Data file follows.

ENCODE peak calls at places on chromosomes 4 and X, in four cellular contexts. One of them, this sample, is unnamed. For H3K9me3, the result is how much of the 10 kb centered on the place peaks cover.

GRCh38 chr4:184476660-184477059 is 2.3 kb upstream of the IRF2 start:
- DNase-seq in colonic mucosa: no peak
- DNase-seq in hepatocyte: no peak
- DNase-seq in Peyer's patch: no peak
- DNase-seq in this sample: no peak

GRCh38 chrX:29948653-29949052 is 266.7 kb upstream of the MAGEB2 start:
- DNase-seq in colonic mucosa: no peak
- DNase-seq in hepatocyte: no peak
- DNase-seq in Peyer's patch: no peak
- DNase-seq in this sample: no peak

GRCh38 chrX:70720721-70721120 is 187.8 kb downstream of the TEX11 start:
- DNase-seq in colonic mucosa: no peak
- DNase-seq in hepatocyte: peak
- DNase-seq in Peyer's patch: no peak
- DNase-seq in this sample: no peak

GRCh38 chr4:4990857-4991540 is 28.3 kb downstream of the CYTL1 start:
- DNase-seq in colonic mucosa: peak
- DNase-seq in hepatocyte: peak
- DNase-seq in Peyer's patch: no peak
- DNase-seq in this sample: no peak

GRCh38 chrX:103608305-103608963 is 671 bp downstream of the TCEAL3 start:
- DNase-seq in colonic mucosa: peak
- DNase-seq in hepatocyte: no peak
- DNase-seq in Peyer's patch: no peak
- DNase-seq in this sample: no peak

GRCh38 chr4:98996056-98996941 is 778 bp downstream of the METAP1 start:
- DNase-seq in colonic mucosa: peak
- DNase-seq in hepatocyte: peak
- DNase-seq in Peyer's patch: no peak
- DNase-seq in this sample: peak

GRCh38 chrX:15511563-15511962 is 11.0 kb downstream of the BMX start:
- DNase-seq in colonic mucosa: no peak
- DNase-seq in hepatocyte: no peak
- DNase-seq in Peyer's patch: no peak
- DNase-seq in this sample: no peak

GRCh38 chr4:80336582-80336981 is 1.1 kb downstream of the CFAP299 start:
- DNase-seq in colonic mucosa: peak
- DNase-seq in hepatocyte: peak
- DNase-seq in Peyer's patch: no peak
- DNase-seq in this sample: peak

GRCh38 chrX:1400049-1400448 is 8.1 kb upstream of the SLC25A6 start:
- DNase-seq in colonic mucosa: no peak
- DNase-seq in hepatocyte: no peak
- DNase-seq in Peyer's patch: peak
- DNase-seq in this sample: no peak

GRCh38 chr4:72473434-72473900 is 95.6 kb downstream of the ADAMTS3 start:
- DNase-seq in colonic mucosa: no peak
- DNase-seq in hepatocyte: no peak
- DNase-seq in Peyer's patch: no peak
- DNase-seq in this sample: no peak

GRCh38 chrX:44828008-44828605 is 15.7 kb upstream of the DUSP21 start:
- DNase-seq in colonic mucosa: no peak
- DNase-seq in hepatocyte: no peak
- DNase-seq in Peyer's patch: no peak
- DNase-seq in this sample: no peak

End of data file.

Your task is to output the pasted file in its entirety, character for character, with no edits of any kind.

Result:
ENCODE peak calls at places on chromosomes 4 and X, in four cellular contexts. One of them, this sample, is unnamed. For H3K9me3, the result is how much of the 10 kb centered on the place peaks cover.

GRCh38 chr4:184476660-184477059 is 2.3 kb upstream of the IRF2 start:
- DNase-seq in colonic mucosa: no peak
- DNase-seq in hepatocyte: no peak
- DNase-seq in Peyer's patch: no peak
- DNase-seq in this sample: no peak

GRCh38 chrX:29948653-29949052 is 266.7 kb upstream of the MAGEB2 start:
- DNase-seq in colonic mucosa: no peak
- DNase-seq in hepatocyte: no peak
- DNase-seq in Peyer's patch: no peak
- DNase-seq in this sample: no peak

GRCh38 chrX:70720721-70721120 is 187.8 kb downstream of the TEX11 start:
- DNase-seq in colonic mucosa: no peak
- DNase-seq in hepatocyte: peak
- DNase-seq in Peyer's patch: no peak
- DNase-seq in this sample: no peak

GRCh38 chr4:4990857-4991540 is 28.3 kb downstream of the CYTL1 start:
- DNase-seq in colonic mucosa: peak
- DNase-seq in hepatocyte: peak
- DNase-seq in Peyer's patch: no peak
- DNase-seq in this sample: no peak

GRCh38 chrX:103608305-103608963 is 671 bp downstream of the TCEAL3 start:
- DNase-seq in colonic mucosa: peak
- DNase-seq in hepatocyte: no peak
- DNase-seq in Peyer's patch: no peak
- DNase-seq in this sample: no peak

GRCh38 chr4:98996056-98996941 is 778 bp downstream of the METAP1 start:
- DNase-seq in colonic mucosa: peak
- DNase-seq in hepatocyte: peak
- DNase-seq in Peyer's patch: no peak
- DNase-seq in this sample: peak

GRCh38 chrX:15511563-15511962 is 11.0 kb downstream of the BMX start:
- DNase-seq in colonic mucosa: no peak
- DNase-seq in hepatocyte: no peak
- DNase-seq in Peyer's patch: no peak
- DNase-seq in this sample: no peak

GRCh38 chr4:80336582-80336981 is 1.1 kb downstream of the CFAP299 start:
- DNase-seq in colonic mucosa: peak
- DNase-seq in hepatocyte: peak
- DNase-seq in Peyer's patch: no peak
- DNase-seq in this sample: peak

GRCh38 chrX:1400049-1400448 is 8.1 kb upstream of the SLC25A6 start:
- DNase-seq in colonic mucosa: no peak
- DNase-seq in hepatocyte: no peak
- DNase-seq in Peyer's patch: peak
- DNase-seq in this sample: no peak

GRCh38 chr4:72473434-72473900 is 95.6 kb downstream of the ADAMTS3 start:
- DNase-seq in colonic mucosa: no peak
- DNase-seq in hepatocyte: no peak
- DNase-seq in Peyer's patch: no peak
- DNase-seq in this sample: no peak

GRCh38 chrX:44828008-44828605 is 15.7 kb upstream of the DUSP21 start:
- DNase-seq in colonic mucosa: no peak
- DNase-seq in hepatocyte: no peak
- DNase-seq in Peyer's patch: no peak
- DNase-seq in this sample: no peak